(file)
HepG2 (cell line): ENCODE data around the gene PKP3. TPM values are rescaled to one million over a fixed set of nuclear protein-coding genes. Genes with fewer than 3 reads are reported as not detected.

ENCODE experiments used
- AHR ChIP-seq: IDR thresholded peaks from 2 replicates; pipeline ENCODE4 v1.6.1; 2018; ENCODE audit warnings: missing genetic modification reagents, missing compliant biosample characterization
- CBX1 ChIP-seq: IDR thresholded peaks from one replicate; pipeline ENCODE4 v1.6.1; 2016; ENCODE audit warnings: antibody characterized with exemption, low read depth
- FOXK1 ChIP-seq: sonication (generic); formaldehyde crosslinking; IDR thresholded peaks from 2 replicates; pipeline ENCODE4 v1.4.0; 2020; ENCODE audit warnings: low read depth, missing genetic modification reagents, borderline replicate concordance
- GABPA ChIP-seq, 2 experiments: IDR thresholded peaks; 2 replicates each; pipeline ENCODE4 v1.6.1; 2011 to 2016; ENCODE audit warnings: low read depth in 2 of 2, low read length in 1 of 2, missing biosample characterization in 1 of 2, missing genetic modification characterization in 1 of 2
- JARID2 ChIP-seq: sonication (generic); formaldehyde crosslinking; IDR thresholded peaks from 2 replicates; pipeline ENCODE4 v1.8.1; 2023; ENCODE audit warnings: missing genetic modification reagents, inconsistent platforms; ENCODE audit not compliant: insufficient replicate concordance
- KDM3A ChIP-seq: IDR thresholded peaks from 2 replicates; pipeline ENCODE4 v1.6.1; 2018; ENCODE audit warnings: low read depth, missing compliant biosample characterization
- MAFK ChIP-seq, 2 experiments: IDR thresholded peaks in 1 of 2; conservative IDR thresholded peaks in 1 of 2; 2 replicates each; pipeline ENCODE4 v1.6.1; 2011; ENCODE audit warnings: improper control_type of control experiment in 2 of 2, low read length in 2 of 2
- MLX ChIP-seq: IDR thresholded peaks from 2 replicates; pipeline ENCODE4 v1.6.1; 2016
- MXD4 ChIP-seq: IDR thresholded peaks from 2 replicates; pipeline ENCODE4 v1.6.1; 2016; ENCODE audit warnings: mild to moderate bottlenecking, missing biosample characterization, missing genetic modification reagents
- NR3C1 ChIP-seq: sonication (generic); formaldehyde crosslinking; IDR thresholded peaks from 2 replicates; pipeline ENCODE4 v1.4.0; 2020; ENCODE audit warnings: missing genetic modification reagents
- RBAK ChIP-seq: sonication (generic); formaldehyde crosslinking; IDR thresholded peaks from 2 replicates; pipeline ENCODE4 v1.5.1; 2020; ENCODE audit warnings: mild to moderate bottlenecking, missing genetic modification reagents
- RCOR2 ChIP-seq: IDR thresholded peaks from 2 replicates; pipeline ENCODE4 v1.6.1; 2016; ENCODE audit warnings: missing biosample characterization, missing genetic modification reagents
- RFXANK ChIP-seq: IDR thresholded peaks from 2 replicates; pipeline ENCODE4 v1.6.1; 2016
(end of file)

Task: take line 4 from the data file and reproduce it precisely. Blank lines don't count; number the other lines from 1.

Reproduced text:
- CBX1 ChIP-seq: IDR thresholded peaks from one replicate; pipeline ENCODE4 v1.6.1; 2016; ENCODE audit warnings: antibody characterized with exemption, low read depth